There were multiple mass shootings over the weekend, including one at an El Paso Walmart, and one at a bar in Dayton, Ohio. The El Paso shooter killed 21 people and injured 26 more. The Dayton shooter killed 9 people and injured 27 more. This is clearly becoming an epidemic in the United States, and, while the overall homicide rate is decreasing in the United States, that does not mitigate the problem. As Matt Walsh from The Daily Wire says, “if there was a serial killer on the loose would you say it’s not a big deal because overall our numbers are still down? That kind of attitude is bizarre.”
We need to fix this problem, and in order to do that we need to figure out the cause. This is a recent problem in the United States; mass shootings used to be unheard of but in recent years they feel like a regular occurrence, despite the overall homicide rate trending downwards. There are so many theories to this phenomenon, but most do not hold water. We have always had guns and gun restrictions are a relatively new thing, and racism is much more rare now than before this epidemic began.
David French from National Review claims the problem is domestic terrorism from white nationalists, he writes, “The United States is now facing a deadly challenge from a connected, radical, online-organizing community of vicious white-nationalist terrorists. They are every bit as evil as jihadists, and they radicalize in much the same way.” While he is absolutely correct in this statement, white nationalism is not a common link among all of these shooters, so it cannot be the sole reason. As Heavy reports, “The El Paso shooter had a social media presence that indicated support for President Donald Trump and anti immigrant measures. [The Dayton shooter’s] Twitter page is very different; he indicates he’s a “leftist” and rails against QAnon, ICE, the industrial revolution, and police.”
So, this weekend, the two shooters were radicals from opposite sides of the political aisle. Domestic terrorists seem to be all over the political spectrum, whether it be these shooters, the white nationalist Christchurch shooter, the Bernie Sanders supporter who shot up the congressional baseball game, or the left wing extremist who attacked an ICE facility a few weeks ago; there does not seem to be a universal political stance among them. The only common trend seems to be a sense of hopelessness and nihilism. The shooters typically have lost a sense of purpose, and a sense of the inherent value of human life. As the Bellingcat reports, many shooters gameify the shootings, trying to beat previous high scores, meaning innocent people killed. They post their manifestos online, and others spread it to encourage more shooters. This means there are, at least, two causes:
First, the sense of hopelessness and nihilism. Suicide rates have been increasing in the United States since 1999, according to the CDC. The Center for Behavioral Health says that suicidal tendencies include “feelings of purposelessness, hopelessness,” and “expressing unusual anger, recklessness,” and “showing rage and discussing the idea of seeking revenge.” The hopeless are especially vulnerable to radicalization, as they try to find purpose in their lives.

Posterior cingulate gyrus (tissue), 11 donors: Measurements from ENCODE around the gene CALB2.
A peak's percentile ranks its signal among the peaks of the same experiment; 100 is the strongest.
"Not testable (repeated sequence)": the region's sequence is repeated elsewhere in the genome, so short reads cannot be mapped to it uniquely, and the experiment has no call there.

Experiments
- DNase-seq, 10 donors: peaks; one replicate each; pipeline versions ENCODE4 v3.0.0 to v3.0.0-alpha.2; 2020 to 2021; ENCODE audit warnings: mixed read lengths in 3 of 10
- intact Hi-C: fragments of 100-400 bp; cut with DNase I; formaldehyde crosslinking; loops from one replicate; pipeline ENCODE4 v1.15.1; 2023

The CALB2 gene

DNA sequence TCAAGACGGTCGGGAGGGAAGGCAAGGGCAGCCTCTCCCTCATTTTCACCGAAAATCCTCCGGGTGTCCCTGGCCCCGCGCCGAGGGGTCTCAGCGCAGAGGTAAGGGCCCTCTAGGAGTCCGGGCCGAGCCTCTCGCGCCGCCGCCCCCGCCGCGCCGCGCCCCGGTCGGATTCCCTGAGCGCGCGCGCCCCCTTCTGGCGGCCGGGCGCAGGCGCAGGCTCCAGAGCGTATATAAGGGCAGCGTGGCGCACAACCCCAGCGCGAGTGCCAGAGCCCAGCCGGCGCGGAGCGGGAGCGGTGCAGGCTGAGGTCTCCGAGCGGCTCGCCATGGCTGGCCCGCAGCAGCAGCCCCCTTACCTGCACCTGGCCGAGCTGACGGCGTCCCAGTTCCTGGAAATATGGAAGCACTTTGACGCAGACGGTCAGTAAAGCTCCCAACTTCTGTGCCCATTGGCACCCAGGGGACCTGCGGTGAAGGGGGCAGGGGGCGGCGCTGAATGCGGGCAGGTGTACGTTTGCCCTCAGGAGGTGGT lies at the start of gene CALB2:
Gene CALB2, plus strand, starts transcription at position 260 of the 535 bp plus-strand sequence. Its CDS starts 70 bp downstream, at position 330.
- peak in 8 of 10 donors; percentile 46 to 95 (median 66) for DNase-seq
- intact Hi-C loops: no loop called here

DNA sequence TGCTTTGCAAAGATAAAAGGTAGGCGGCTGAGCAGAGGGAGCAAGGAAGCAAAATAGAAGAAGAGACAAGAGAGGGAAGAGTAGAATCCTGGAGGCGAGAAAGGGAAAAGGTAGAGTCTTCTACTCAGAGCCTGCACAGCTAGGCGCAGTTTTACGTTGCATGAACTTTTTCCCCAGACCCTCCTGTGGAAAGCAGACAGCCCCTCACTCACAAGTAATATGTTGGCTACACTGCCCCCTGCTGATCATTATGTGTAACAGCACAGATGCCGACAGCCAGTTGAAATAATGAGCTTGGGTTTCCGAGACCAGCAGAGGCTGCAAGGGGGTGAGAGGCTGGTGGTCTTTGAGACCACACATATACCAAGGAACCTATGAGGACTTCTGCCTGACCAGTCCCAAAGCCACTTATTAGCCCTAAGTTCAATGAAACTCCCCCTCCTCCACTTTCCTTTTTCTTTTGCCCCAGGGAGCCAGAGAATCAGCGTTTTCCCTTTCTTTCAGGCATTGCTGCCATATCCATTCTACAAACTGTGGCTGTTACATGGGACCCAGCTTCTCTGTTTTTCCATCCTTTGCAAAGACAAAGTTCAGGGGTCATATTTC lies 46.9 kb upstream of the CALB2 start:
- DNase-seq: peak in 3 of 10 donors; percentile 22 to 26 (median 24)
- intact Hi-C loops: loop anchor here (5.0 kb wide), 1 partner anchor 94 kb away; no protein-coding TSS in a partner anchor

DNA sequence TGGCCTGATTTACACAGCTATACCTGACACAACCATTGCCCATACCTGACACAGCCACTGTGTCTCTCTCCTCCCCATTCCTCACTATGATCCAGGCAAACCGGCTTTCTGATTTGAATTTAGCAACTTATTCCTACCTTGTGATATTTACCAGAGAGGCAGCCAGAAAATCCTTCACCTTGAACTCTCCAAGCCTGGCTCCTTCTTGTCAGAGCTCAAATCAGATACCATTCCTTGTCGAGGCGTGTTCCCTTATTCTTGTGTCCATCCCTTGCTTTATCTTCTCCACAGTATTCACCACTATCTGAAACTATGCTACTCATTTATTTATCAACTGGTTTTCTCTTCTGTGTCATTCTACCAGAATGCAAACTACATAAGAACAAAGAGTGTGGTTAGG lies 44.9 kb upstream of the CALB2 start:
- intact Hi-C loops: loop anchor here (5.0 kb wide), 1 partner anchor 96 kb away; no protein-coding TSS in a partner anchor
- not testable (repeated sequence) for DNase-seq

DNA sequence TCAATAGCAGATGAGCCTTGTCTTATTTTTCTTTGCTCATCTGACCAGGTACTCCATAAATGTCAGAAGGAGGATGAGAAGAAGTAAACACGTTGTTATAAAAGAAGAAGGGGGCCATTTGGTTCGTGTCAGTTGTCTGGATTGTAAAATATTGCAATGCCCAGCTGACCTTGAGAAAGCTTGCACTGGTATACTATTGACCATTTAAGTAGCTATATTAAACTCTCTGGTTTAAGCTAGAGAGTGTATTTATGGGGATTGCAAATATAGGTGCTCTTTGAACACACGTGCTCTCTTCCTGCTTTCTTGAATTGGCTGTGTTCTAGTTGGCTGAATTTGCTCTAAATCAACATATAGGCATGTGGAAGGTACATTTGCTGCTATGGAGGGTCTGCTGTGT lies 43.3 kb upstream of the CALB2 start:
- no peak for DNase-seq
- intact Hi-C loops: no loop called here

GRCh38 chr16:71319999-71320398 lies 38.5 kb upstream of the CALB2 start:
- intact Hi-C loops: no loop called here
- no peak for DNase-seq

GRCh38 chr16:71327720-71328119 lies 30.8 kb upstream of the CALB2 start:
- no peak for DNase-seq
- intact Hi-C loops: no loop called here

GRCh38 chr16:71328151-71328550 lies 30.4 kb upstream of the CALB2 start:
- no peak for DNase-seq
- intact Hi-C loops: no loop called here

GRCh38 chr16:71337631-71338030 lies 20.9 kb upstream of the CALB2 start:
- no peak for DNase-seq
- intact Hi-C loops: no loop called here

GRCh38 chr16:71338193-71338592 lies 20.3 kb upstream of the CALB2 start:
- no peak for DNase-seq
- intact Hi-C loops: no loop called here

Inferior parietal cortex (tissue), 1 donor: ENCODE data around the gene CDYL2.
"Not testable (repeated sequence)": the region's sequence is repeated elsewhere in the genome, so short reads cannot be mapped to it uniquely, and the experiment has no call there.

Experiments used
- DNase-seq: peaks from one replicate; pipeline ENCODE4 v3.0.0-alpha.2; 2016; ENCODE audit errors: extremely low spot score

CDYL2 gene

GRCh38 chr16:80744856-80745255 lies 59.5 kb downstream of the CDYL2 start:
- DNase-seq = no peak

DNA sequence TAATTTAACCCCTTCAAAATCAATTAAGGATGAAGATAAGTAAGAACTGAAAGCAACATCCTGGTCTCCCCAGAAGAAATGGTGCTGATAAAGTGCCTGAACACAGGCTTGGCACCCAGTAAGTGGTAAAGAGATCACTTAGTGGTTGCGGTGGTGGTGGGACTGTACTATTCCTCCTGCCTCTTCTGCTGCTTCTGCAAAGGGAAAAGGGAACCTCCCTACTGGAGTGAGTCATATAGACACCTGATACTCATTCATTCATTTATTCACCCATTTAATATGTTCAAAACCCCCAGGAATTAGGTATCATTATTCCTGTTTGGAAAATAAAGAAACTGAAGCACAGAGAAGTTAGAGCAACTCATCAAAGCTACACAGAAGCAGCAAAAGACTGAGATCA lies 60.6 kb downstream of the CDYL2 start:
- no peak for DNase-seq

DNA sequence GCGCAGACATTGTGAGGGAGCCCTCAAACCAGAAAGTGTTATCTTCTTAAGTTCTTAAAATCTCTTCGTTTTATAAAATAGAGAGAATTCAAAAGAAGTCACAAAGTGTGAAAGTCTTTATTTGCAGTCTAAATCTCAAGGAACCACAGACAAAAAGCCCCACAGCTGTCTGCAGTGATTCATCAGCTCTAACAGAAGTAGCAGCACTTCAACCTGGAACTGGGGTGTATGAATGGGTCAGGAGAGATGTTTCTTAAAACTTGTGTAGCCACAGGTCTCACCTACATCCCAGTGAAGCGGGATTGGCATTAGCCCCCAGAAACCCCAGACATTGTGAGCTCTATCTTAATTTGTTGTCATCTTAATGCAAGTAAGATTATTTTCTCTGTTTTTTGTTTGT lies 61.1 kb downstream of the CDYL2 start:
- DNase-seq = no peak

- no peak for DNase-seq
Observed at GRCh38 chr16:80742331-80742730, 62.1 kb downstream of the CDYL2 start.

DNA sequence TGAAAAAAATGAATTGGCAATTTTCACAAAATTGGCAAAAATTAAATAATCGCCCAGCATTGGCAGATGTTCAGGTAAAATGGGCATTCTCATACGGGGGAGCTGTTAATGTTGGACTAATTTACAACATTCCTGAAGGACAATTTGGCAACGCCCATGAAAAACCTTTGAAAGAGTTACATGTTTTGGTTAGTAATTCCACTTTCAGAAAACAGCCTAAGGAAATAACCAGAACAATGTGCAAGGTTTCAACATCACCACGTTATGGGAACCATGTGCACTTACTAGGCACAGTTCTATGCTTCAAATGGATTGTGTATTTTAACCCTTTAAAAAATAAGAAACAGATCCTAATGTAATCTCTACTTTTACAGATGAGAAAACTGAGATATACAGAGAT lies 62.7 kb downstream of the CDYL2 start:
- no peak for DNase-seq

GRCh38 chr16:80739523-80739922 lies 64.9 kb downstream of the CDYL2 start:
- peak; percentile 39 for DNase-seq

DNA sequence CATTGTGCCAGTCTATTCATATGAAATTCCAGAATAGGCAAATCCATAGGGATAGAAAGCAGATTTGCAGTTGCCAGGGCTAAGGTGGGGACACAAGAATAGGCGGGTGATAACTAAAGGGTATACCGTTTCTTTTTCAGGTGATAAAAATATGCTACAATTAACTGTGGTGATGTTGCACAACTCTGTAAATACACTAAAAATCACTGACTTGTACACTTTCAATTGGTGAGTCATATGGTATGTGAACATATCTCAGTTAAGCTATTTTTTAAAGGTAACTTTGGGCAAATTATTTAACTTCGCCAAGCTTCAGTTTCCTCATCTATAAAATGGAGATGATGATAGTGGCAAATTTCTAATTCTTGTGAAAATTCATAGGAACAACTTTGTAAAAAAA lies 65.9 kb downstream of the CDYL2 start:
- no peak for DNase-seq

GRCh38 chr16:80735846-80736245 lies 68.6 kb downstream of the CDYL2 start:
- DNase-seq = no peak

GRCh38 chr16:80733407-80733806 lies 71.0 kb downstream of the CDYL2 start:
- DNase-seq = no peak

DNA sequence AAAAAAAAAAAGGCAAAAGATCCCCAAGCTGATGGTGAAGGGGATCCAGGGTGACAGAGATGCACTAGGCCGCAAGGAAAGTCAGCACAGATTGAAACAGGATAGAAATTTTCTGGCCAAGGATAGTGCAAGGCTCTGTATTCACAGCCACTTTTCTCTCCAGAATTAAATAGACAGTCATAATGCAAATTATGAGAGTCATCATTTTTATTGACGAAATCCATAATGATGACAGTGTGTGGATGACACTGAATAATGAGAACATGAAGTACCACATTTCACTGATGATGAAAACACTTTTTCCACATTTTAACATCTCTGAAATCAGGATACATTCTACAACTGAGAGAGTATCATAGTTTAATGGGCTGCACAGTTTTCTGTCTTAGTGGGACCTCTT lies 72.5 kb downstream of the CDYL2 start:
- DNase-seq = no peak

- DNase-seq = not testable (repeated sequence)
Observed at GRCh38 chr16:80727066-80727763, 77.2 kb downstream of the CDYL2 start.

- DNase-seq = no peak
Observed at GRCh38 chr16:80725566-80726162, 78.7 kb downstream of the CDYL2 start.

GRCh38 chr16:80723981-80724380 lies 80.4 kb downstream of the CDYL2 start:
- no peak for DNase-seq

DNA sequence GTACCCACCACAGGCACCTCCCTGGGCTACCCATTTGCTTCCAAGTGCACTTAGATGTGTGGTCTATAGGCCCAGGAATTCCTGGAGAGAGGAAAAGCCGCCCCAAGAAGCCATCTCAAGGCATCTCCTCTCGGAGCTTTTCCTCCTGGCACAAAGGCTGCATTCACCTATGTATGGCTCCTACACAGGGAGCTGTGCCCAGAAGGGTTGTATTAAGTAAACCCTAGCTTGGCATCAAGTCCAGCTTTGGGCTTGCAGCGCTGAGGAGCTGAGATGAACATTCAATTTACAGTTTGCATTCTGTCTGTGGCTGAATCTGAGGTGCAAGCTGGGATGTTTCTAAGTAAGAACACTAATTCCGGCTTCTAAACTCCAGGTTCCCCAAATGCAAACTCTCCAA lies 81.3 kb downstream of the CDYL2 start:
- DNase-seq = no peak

Secondly, as the political climate gets more and more volatile, people go to vent in places where people agree with them, creating an ever-radicalizing echo chamber. These environments are where the vulnerable can be radicalized and motivated to commit acts of terrorism. Some of these environments promote the idea of shootings because they know that is how they can best publicize their beliefs and manifestos. Environments that believe humans are mere tools to promote a political agenda. Some of these environments turn the idea of killing as many humans as possible into a game, just trying to beat the high score.
Many of these shooters do not care to live, yet they do have a political agenda, whatever it may be. They have been radicalized through online echo chambers that encourage them to act on their insanity. They feel purposeless and they know that if they go and shoot people the media will post their manifestos because readers will want to know their motive, they believe that this is how they can instill purpose into themselves and that they can become martyrs.
The fact that the two shooters were ideological opposites, paired with the post-tragedy emotions, caused finger pointing from both sides as people dug up as much information on the shooters as possible, publicized it, and, therefore, did exactly what the shooters wanted them to do. This ever-inflaming political rhetoric is going to continue tearing this country apart, and subsequently lead to more shootings, as more people radicalize and want to spread their message and die a self-declared martyr.
To prevent future shootings we need to show this does not work, the media needs to not publicize their names or manifestos. Those who do are just doing exactly what the shooter wanted, they are ensuring the terrorists’ success. The terrorists need to know that if they try this, they will die, and no one will know or care about what they think. They need to know that it is impossible for them to gain purpose from shootings. At the same time we need to unify in situations like these, instead of fragment. We cannot point fingers when these things happen. Political rhetoric has always been volatile and exaggerative, it is only the shooter’s fault when these things happen. Blaming the other side for these tragedies increases political tensions more than almost anything.